Although POTS can be crippling, many people with the disorder can still attend school and hold down a steady job. They must be extra vigilant about sodium and fluid intake, compression, and exercise, and take medication. Symptoms can flare up unexpectedly, so it’s essential to pay attention to every detail. Despite this, formal accommodations and support from family and healthcare team members can help POTS sufferers live a normal life.
Patients with POTS experience symptoms that make them dizzy and light-headed upon standing up from a sitting or lying-down position. They also complain of fatigue, pain, nausea, and gastrointestinal problems. Many patients also report having migraine headaches. This disorder is extremely debilitating, but there are treatment options available.
Various pharmacologic therapies have been developed for POTS. Patients with POTS may benefit from the use of antidepressants. SSRIs, or selective serotonin reuptake inhibitors, are frequently prescribed. These drugs are more effective in treating POTS than in treating neurocardiogenic syncope. Other pharmacologic agents, such as beta blockers and vasoconstrictors, may also be used in some cases.
Although the exact cause of POTS remains unknown, patients with the disorder have increased heart rates between 30 and 120 beats per minute. In addition, there is a low blood volume in the lower half of the body, which means that less blood returns to the brain. Other symptoms of POTS include lightheadedness, brain fog, and fatigue. Additionally, the condition can cause an increase in heart rate, which can lead to chest pain.
While it is difficult to diagnose POTS, many treatment options are available to help people live a better life. Because there is no cure, doctors should try to find an appropriate combination of medications to alleviate the symptoms. The best way to manage POTS is to maintain an open line of communication with your physician. Your physician can come up with a unique treatment plan to improve your condition.
Mechanisms of reduced return of blood to the heart
The reduced return of blood to the heart in pot patients is the result of an underlying disease called POTS. This disease is thought to be a disorder of the autonomic nervous system, which controls body functions, including heart rate, blood pressure, movement of food through the digestive tract, and sweating. Its symptoms are varied, but most commonly include increased heart rate, brain fog, and fatigue. In severe cases, the patient may also experience chest pain, shakiness, and skipped or forceful heartbeats.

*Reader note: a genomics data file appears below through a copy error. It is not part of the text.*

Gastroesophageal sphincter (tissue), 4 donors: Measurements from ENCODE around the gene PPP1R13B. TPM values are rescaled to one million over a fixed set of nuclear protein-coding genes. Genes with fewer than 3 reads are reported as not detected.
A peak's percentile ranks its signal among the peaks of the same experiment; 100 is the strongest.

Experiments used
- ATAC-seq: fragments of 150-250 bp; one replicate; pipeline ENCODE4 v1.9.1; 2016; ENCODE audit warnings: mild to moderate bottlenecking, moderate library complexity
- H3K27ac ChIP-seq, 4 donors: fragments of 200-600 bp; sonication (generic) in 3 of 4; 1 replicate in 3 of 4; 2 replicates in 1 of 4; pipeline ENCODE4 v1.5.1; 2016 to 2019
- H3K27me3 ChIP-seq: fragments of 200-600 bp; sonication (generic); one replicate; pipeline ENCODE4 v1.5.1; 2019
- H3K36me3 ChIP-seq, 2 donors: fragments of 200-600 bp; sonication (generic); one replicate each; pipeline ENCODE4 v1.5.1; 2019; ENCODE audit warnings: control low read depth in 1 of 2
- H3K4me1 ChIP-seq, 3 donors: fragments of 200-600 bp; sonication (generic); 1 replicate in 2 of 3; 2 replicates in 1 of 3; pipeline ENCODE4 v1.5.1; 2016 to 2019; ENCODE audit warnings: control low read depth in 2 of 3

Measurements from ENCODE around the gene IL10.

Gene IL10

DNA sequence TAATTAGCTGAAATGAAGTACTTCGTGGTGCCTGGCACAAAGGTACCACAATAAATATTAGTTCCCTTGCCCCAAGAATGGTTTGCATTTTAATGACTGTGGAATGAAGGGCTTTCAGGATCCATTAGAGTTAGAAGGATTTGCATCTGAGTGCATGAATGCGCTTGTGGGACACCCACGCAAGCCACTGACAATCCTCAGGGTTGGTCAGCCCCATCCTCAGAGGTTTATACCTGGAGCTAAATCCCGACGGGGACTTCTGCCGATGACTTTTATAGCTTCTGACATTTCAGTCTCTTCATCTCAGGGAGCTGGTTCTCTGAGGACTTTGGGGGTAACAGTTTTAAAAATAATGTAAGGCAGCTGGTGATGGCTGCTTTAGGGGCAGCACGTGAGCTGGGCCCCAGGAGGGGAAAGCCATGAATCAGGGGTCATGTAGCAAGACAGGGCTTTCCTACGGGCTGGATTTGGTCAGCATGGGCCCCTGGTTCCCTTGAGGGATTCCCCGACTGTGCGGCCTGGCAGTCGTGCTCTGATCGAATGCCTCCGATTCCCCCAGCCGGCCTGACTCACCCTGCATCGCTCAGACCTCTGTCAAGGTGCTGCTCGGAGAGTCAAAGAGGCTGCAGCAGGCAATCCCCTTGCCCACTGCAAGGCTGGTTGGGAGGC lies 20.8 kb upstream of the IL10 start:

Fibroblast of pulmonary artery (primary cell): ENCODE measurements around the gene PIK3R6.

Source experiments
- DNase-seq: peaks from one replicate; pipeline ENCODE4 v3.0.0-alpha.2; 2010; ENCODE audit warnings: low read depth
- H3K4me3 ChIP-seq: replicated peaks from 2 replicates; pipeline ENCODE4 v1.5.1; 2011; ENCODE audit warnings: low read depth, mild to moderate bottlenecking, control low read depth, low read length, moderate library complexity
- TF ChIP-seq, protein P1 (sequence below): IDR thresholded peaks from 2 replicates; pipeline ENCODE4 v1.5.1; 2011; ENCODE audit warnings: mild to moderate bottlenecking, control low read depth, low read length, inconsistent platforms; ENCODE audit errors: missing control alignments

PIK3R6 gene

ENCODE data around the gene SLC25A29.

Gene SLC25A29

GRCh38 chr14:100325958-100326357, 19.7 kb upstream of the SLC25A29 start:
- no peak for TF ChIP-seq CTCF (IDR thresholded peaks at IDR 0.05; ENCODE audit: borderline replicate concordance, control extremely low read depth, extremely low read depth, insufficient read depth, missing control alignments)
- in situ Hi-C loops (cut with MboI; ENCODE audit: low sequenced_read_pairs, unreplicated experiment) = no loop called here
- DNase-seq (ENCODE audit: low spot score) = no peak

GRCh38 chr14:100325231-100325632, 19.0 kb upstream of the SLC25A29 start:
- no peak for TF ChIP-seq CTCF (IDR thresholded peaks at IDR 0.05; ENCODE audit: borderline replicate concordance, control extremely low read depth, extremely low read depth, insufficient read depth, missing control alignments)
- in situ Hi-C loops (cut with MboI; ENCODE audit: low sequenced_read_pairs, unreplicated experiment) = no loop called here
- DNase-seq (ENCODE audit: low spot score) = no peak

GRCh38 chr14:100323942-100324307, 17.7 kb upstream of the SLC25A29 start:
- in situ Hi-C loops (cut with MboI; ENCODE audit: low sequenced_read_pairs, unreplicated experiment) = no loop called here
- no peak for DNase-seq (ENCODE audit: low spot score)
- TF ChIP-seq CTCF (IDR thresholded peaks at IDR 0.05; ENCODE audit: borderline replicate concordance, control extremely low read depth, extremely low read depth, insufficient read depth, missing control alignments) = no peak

This condition may be triggered by prolonged standing or light exercise. The condition may also occur concurrently with orthostatic hypotension, a condition in which blood pressure drops rapidly. Both conditions are associated with multiple systems atrophy. When a person experiences these symptoms, the heart is not able to keep up with the body’s demand for oxygen.
Your doctor will perform a series of tests to determine whether you have POTS. This may include a tilt table test, which measures the body’s response to changes in position. You may also need to have your blood pressure checked. Medications that help to balance fluid levels in the body are also useful in managing symptoms.
In POTS, your heart rate will increase, sometimes by as much as 30 beats per minute. This is not normal. Your blood pressure will drop in response. This can be especially problematic when you’re standing for long periods of time. You may also experience shortness of breath, lightheadedness, and brain fog. Additionally, your heart rate will increase, which can cause chest pain and shakiness.
Headaches are also a common symptom. About two-thirds of people with POTS experience headaches at least once in their lives. The most common type of headache is migraine, which can cause nausea, dizziness, and sensitivity to bright lights and loud noise. Another common symptom of POTS is a type of headache called a “coat hanger headache.” This type of headache occurs when you’re standing for an extended period of time. These headaches usually clear up when you lie down.
To help manage your POTS symptoms, your doctor may suggest changing your diet to address your specific needs. Eating a low-calorie diet high in complex carbohydrates and lean protein may help to reduce your blood glucose spikes. Try eating smaller, more frequent meals with high fiber, high-protein foods, and vegetables and fruits. Also, avoid large meals, as they redirect blood to digestion, which can increase the severity of your symptoms. Dietitians and nutritionists are available to help you make the right food choices for your body.